Sunday, March 20, 2011

Chicken Stock

For sure it's my fault. All this time I've been telling you to just taste the difference between grocery store chicken stock and making your own. But I haven't told you how. Well, if you keep reading, you'll know, which is half the battle according to GI Joe.

There are certain things that a cook loves to do. Some are complex, such as an intricate design on a cake or curing your own slab of bacon. Others are simple, like properly roasting a chicken or making your own BBQ rub. One of mine is preparing certain dishes with homemade chicken stock. Some canned chicken stock is okay, I like Swanson's low-sodium, it's nice to have a couple cans on hand when you don't have time to thaw your frozen homemade stock or run out. But nothing compares to homemade.

The effort to make your own chicken stock is well worth the result. All you need is a few hours on a lazy Sunday, a couple chicken carcasses, wing tips and any other random chicken parts hiding in the freezer, some veg, water, and a big pot. If I'm hacking apart a bunch of wings, I'll save the tips and toss them in the freezer for the next batch of chicken stock. Same thing with rinds of the undisputed king of all cheeses, parm reg. A couple two tree of them are very helpful.

Chicken Stock
makes about 5 quarts

4 lb chicken carcasses-usually two roasters and their necks, can use parts from other chickies- backs, wing tips, hell feet if you got em
1 or 2 large white onion, chopped
4 carrot, peeled and rough chopped
4 celery stalks, cut in quarters, can use most of the core and leaves for this also to save the pretty ones
4 cloves garlic, smashed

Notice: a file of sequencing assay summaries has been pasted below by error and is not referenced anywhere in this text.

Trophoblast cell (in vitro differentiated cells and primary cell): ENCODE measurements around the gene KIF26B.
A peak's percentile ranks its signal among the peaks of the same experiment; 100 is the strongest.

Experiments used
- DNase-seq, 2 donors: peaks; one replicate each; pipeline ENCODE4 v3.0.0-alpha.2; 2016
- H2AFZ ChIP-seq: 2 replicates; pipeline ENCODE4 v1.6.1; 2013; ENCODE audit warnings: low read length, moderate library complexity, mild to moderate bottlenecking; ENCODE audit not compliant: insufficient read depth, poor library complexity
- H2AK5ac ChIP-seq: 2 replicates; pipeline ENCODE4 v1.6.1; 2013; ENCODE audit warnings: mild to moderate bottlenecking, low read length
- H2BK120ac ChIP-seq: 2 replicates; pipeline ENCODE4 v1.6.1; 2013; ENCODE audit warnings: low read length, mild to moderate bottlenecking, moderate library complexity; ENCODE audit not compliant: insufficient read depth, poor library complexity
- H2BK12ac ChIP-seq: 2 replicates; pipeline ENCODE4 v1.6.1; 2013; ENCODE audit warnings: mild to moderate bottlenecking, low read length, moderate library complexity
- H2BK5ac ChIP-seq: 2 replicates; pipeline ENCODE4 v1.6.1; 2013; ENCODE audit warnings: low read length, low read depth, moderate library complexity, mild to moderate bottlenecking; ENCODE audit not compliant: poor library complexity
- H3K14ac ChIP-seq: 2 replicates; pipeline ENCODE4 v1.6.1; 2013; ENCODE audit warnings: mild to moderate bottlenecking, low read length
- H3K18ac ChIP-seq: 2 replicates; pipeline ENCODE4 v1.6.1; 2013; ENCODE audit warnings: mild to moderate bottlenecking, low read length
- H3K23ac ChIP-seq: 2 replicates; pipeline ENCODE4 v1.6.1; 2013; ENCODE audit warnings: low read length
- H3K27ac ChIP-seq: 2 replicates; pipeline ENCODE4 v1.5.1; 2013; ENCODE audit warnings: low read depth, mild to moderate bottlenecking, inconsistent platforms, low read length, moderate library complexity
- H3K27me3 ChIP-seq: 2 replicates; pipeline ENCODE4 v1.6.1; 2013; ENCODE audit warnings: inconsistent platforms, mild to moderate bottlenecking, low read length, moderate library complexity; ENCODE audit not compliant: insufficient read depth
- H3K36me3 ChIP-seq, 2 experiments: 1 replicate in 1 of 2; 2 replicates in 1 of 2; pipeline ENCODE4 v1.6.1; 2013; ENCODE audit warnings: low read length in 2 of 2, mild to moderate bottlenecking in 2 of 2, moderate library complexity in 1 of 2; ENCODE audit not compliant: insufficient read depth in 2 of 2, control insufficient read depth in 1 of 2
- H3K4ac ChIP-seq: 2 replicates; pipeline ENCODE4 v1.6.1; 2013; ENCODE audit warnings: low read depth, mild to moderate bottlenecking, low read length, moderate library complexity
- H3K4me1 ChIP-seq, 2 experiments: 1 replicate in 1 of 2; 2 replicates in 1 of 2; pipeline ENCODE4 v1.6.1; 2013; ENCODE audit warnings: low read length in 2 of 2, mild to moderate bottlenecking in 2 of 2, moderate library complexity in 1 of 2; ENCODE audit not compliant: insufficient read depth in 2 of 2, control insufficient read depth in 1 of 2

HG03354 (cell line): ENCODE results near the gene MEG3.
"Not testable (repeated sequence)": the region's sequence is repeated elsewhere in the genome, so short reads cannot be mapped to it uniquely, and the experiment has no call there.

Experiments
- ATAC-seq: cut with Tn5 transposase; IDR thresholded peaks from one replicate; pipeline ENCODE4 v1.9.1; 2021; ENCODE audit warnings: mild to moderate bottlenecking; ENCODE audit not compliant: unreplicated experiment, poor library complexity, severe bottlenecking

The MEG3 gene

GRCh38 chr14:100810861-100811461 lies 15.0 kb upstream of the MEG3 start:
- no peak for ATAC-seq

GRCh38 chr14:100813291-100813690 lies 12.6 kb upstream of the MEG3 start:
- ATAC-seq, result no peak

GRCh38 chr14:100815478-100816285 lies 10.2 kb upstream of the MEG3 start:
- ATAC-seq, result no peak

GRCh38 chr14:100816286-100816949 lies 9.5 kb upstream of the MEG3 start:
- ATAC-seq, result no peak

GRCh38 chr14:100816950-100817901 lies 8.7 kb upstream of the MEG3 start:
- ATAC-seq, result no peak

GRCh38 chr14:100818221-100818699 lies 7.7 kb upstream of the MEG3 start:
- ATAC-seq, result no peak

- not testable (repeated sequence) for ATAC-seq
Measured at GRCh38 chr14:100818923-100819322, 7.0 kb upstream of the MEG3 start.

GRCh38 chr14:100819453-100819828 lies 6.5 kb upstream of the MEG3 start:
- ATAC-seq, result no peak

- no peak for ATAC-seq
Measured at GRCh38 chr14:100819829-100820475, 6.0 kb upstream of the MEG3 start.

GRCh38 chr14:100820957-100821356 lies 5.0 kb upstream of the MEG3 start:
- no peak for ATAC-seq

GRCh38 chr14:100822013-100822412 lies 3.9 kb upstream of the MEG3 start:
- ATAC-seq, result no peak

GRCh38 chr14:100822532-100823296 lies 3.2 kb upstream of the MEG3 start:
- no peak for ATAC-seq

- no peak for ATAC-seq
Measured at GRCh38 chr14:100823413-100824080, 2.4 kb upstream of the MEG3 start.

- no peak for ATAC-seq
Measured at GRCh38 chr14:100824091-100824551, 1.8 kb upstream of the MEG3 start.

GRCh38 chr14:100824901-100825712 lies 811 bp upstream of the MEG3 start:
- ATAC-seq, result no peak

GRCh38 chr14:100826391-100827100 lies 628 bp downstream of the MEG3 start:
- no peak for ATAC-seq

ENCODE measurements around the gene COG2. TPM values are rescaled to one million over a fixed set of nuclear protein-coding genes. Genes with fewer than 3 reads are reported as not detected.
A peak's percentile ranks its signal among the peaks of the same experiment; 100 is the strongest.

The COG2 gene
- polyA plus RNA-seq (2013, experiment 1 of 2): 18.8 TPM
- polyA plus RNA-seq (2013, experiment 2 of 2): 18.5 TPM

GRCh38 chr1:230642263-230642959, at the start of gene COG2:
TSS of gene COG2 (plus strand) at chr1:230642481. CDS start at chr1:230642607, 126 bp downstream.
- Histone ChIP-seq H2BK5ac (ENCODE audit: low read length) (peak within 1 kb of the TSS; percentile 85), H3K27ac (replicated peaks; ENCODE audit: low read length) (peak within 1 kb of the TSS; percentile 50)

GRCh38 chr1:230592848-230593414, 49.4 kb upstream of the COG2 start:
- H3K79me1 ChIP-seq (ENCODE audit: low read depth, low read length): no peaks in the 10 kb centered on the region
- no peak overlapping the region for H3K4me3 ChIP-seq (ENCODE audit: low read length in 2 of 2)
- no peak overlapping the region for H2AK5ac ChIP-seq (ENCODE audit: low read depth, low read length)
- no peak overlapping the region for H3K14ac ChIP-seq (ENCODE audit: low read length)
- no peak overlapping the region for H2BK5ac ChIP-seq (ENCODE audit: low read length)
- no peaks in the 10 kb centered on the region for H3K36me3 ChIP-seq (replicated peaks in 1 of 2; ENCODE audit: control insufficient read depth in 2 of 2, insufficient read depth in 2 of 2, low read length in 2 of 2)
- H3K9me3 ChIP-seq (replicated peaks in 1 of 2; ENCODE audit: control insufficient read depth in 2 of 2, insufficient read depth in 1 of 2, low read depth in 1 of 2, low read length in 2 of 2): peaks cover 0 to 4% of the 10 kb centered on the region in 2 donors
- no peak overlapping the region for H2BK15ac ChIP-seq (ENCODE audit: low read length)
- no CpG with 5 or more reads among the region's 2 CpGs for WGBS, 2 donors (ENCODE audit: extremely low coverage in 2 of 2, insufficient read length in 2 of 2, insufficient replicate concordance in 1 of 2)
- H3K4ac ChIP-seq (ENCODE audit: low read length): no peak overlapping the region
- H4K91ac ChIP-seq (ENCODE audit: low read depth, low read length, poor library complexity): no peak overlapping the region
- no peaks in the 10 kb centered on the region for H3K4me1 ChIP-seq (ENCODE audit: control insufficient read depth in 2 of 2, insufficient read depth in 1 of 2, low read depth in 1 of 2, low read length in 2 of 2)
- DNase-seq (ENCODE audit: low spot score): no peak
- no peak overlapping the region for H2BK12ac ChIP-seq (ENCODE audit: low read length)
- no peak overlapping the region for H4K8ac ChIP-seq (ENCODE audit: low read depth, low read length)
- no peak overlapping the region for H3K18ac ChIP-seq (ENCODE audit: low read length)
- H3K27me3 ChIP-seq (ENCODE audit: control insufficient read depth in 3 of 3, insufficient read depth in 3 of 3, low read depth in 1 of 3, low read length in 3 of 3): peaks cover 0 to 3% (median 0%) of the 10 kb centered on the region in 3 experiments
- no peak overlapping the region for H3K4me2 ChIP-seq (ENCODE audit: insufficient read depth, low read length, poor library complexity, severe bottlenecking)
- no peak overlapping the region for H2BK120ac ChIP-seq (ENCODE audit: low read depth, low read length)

handful of fresh parsley
10-12 sprigs of fresh thyme
3 bay leaves
10-12 black peppercorns, whole
cold water-filtered if possible

Toss your chicken parts into your largest pot, usually they call this a stockpot for a reason. Add the veg, herbs and peppercorns. Place the steamer basket on top of this lovely mixture, then add cold water until about 2' from the top- you want to keep everything submerged with the basket, have as much water as possible without making a mess taking it out a couple times during the process. Fire up the stovetop to medium high until you bring to a boil. The ideal setting is on slimmer- a bare simmer, just breaking some bubbles here and there. You will see some scum form on the surface- a whitish foamy mess that you need to skim off. These are impurities from the bones that will not lend tasty flavor to your stock. For the first hour or so, you want to skim this scum with a spoon or small spider strainer 4-5 times. For the second hour, maybe only once or twice. Should be good after that, leave uncovered. You should not boil off too much steam in order to have to add water- if things do get low perhaps a cup or so. Twice or thrice during the process I like to remove the basket and give it a good stir up.

A long, gentle period of flavor extraction- somewhere around 6 to 8 hours is what I usually allocate. Once ready, strain through a fine mesh strainer, or cheesecloth if you have it, into a large pot. Press on the solids to extract as much liquid as possible, then discard.

You have various methods to cool down this stock- my favorite is placing in a snow bank, a sink full of salty ice water also works nicely. Park in the fridge, covered, for about 8 hours. The fat will rise to the top and then can be removed easily. I like to save 2 and 4 C portions in the freezer in empty pickle jars or tupperware.

Shelf life in the fridge is about 3 days, you'll get 4 months or so in the freezer, but it won't last that long.

An easy way to keep everything happily flavoring your stock- use your steamer basket.

Not sure what to make with your stock? Soups and pasta are home runs. It's 11 days till opening day. Better get your winter soup fix satiated.

butternut squash soup? French onion soup? Beer Cheddar?

Vegetarian? I'm sorry. Pistachio-lemon pasta

Not vegetarian? Good! Veal with capers and delicious white wine sauce

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